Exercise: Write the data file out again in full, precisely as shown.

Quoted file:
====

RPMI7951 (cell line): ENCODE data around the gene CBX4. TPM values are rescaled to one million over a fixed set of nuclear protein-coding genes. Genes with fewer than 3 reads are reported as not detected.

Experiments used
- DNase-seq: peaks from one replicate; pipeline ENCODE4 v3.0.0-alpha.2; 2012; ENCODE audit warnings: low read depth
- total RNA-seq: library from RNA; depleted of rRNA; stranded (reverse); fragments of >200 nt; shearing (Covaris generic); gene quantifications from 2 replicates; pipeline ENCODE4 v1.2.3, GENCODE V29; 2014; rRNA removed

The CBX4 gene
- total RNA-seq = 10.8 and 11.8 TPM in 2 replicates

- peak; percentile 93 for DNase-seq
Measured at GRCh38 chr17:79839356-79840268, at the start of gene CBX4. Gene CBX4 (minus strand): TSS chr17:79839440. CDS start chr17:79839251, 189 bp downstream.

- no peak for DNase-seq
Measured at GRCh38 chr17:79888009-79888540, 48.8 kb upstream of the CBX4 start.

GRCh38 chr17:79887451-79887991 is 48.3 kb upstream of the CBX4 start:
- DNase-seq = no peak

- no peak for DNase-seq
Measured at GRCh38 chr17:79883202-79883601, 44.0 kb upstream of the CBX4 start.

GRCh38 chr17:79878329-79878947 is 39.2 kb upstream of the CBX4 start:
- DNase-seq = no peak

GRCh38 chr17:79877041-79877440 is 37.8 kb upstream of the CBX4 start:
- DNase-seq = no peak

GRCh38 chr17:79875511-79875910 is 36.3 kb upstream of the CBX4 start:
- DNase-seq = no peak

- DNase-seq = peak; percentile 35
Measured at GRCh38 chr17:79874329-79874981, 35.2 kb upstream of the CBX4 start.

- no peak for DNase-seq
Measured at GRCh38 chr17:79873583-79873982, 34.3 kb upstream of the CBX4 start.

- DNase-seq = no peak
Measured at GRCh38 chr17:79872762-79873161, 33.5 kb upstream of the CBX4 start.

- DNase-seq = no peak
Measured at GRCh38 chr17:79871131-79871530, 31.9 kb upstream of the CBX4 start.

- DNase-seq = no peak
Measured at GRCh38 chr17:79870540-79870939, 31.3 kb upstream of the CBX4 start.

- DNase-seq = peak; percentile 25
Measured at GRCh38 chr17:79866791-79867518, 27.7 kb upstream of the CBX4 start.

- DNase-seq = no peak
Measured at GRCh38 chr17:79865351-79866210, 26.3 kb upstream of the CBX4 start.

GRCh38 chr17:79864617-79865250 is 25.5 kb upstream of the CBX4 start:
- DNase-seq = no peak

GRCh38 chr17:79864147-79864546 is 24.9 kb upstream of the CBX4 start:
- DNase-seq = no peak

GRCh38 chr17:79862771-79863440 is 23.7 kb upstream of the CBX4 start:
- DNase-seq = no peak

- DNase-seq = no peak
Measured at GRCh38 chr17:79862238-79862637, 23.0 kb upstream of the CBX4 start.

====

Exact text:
RPMI7951 (cell line): ENCODE data around the gene CBX4. TPM values are rescaled to one million over a fixed set of nuclear protein-coding genes. Genes with fewer than 3 reads are reported as not detected.

Experiments used
- DNase-seq: peaks from one replicate; pipeline ENCODE4 v3.0.0-alpha.2; 2012; ENCODE audit warnings: low read depth
- total RNA-seq: library from RNA; depleted of rRNA; stranded (reverse); fragments of >200 nt; shearing (Covaris generic); gene quantifications from 2 replicates; pipeline ENCODE4 v1.2.3, GENCODE V29; 2014; rRNA removed

The CBX4 gene
- total RNA-seq = 10.8 and 11.8 TPM in 2 replicates

- peak; percentile 93 for DNase-seq
Measured at GRCh38 chr17:79839356-79840268, at the start of gene CBX4. Gene CBX4 (minus strand): TSS chr17:79839440. CDS start chr17:79839251, 189 bp downstream.

- no peak for DNase-seq
Measured at GRCh38 chr17:79888009-79888540, 48.8 kb upstream of the CBX4 start.

GRCh38 chr17:79887451-79887991 is 48.3 kb upstream of the CBX4 start:
- DNase-seq = no peak

- no peak for DNase-seq
Measured at GRCh38 chr17:79883202-79883601, 44.0 kb upstream of the CBX4 start.

GRCh38 chr17:79878329-79878947 is 39.2 kb upstream of the CBX4 start:
- DNase-seq = no peak

GRCh38 chr17:79877041-79877440 is 37.8 kb upstream of the CBX4 start:
- DNase-seq = no peak

GRCh38 chr17:79875511-79875910 is 36.3 kb upstream of the CBX4 start:
- DNase-seq = no peak

- DNase-seq = peak; percentile 35
Measured at GRCh38 chr17:79874329-79874981, 35.2 kb upstream of the CBX4 start.

- no peak for DNase-seq
Measured at GRCh38 chr17:79873583-79873982, 34.3 kb upstream of the CBX4 start.

- DNase-seq = no peak
Measured at GRCh38 chr17:79872762-79873161, 33.5 kb upstream of the CBX4 start.

- DNase-seq = no peak
Measured at GRCh38 chr17:79871131-79871530, 31.9 kb upstream of the CBX4 start.

- DNase-seq = no peak
Measured at GRCh38 chr17:79870540-79870939, 31.3 kb upstream of the CBX4 start.

- DNase-seq = peak; percentile 25
Measured at GRCh38 chr17:79866791-79867518, 27.7 kb upstream of the CBX4 start.

- DNase-seq = no peak
Measured at GRCh38 chr17:79865351-79866210, 26.3 kb upstream of the CBX4 start.

GRCh38 chr17:79864617-79865250 is 25.5 kb upstream of the CBX4 start:
- DNase-seq = no peak

GRCh38 chr17:79864147-79864546 is 24.9 kb upstream of the CBX4 start:
- DNase-seq = no peak

GRCh38 chr17:79862771-79863440 is 23.7 kb upstream of the CBX4 start:
- DNase-seq = no peak

- DNase-seq = no peak
Measured at GRCh38 chr17:79862238-79862637, 23.0 kb upstream of the CBX4 start.